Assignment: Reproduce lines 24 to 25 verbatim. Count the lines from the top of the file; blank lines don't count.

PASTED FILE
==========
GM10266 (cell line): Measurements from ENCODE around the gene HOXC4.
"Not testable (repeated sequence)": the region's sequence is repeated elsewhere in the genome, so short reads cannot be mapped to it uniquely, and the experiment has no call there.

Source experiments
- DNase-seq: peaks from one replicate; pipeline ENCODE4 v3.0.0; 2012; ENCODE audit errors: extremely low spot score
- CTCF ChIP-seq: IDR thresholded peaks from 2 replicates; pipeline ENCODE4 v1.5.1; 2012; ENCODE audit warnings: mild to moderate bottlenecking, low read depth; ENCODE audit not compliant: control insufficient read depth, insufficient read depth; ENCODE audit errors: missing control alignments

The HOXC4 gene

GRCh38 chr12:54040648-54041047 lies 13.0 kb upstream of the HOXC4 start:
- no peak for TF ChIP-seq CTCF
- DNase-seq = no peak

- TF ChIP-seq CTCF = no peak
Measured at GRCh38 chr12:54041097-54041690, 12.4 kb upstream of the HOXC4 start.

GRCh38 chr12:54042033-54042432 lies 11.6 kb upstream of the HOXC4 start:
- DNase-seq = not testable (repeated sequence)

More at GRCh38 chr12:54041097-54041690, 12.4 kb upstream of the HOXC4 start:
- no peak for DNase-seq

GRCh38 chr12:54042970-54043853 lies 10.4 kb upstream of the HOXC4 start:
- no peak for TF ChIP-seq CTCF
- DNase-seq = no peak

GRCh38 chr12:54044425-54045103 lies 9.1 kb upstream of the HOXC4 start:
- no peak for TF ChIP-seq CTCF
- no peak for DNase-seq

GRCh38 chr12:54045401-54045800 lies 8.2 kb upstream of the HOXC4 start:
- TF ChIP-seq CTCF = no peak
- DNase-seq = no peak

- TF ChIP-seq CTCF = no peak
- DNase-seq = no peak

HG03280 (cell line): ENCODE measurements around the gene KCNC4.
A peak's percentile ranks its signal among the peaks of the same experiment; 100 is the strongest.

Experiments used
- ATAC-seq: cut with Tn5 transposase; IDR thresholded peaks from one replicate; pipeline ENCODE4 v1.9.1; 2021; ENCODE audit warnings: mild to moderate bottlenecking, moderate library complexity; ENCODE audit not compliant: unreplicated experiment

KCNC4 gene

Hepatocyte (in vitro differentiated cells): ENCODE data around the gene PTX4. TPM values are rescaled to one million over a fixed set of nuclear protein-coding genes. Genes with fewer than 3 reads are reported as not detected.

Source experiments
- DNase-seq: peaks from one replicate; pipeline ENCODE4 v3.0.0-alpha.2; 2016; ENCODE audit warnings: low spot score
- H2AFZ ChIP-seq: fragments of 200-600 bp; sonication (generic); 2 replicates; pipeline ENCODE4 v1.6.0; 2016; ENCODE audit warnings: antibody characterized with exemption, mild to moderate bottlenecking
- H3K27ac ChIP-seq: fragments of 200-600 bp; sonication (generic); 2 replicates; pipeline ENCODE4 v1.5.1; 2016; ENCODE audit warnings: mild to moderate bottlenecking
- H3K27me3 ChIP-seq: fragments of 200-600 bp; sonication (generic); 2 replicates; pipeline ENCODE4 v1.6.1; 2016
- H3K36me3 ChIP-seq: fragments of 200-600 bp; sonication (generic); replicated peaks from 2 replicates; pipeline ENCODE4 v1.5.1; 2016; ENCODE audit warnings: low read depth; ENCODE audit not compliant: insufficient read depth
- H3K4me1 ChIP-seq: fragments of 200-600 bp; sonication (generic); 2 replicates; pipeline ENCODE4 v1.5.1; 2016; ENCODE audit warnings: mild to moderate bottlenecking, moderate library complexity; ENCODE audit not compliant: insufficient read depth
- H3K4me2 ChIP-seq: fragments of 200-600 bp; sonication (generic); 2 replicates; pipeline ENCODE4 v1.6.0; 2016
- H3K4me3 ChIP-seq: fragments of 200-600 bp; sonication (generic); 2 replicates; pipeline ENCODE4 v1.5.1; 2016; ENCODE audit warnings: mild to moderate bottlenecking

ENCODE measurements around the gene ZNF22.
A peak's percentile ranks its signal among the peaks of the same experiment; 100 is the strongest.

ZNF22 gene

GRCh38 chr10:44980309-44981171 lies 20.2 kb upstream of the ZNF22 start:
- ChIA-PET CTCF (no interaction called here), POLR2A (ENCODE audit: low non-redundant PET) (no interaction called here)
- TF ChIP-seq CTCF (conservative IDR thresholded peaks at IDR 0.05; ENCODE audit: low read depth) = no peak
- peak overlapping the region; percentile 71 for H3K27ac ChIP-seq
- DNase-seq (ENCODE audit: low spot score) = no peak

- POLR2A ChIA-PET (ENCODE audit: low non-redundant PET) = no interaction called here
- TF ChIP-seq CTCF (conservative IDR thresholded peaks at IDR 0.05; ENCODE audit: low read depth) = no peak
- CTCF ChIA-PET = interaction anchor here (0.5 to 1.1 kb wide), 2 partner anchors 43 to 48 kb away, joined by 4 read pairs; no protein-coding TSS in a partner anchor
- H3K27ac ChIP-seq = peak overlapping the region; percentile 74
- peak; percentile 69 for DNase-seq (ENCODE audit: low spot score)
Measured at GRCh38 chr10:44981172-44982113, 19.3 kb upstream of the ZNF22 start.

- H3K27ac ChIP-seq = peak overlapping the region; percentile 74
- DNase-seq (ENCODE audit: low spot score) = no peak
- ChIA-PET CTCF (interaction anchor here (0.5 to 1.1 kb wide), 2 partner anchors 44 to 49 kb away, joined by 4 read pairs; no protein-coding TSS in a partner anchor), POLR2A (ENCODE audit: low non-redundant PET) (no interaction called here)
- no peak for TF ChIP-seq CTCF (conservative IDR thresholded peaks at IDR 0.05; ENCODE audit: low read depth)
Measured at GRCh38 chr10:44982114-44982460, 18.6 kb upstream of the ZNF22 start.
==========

- DNase-seq = no peak

- TF ChIP-seq CTCF = no peak